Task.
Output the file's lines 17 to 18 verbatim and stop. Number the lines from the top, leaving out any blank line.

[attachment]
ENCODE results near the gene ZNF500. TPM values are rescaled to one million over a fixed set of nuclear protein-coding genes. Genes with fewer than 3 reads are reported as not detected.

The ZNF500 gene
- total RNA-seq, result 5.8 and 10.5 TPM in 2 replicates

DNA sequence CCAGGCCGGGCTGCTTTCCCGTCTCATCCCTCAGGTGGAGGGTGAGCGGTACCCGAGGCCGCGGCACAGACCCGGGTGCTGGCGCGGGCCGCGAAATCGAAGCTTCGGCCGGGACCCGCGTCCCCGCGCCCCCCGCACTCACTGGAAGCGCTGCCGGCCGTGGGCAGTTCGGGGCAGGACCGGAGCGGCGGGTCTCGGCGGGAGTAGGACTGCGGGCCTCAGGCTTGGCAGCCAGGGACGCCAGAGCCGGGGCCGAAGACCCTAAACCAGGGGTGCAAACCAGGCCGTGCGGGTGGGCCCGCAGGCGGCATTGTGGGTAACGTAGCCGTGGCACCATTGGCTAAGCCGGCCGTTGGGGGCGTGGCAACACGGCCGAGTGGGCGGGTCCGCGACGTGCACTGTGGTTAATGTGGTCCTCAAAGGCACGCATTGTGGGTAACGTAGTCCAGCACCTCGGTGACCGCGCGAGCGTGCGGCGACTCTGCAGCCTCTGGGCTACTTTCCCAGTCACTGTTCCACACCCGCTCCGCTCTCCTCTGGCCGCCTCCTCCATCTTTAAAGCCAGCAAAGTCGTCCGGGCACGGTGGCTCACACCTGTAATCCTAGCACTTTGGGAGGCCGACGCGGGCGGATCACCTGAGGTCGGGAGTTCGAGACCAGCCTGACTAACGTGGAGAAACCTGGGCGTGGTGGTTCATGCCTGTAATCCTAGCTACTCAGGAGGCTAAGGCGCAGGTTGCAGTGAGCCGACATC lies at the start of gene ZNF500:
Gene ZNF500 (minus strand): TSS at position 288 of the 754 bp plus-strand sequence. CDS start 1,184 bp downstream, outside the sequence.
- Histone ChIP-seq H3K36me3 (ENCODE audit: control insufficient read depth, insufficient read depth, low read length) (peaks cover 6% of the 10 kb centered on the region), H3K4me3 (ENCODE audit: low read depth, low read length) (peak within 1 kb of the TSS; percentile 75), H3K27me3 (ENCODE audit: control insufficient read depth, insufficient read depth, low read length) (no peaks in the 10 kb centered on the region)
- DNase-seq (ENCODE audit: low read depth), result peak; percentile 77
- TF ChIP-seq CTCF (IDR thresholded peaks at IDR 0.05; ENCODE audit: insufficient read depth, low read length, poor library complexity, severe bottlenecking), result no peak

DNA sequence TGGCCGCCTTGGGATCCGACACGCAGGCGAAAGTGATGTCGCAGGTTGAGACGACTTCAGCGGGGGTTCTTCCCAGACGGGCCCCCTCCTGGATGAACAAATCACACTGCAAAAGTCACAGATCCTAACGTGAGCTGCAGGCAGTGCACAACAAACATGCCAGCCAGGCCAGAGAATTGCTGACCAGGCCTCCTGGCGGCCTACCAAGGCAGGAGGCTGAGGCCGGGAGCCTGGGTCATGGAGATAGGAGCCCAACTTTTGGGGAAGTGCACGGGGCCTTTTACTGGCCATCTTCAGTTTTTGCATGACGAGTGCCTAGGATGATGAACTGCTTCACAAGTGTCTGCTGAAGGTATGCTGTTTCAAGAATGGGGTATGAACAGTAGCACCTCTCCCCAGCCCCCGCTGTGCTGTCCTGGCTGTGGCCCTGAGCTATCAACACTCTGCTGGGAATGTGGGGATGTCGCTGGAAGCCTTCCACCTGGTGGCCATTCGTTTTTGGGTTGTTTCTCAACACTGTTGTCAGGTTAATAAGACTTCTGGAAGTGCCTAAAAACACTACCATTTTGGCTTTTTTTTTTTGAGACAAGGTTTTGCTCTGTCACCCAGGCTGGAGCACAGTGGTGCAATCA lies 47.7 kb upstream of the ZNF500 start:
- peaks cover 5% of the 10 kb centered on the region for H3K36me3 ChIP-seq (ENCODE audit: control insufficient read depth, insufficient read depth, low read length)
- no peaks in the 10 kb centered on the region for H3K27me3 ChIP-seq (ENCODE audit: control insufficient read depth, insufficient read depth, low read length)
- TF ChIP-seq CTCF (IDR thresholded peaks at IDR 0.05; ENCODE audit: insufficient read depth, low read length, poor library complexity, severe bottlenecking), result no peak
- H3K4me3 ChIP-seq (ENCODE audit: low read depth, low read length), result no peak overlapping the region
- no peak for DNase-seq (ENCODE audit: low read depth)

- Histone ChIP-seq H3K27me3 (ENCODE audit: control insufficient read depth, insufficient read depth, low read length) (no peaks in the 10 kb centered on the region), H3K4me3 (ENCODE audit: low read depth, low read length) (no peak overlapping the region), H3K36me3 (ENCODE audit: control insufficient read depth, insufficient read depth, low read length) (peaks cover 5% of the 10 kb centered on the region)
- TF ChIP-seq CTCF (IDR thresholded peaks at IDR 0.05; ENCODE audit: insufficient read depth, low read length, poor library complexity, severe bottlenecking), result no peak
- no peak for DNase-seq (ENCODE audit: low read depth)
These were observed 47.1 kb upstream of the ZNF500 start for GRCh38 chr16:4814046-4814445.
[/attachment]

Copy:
- no peak for DNase-seq (ENCODE audit: low read depth)
These were observed 47.1 kb upstream of the ZNF500 start for GRCh38 chr16:4814046-4814445.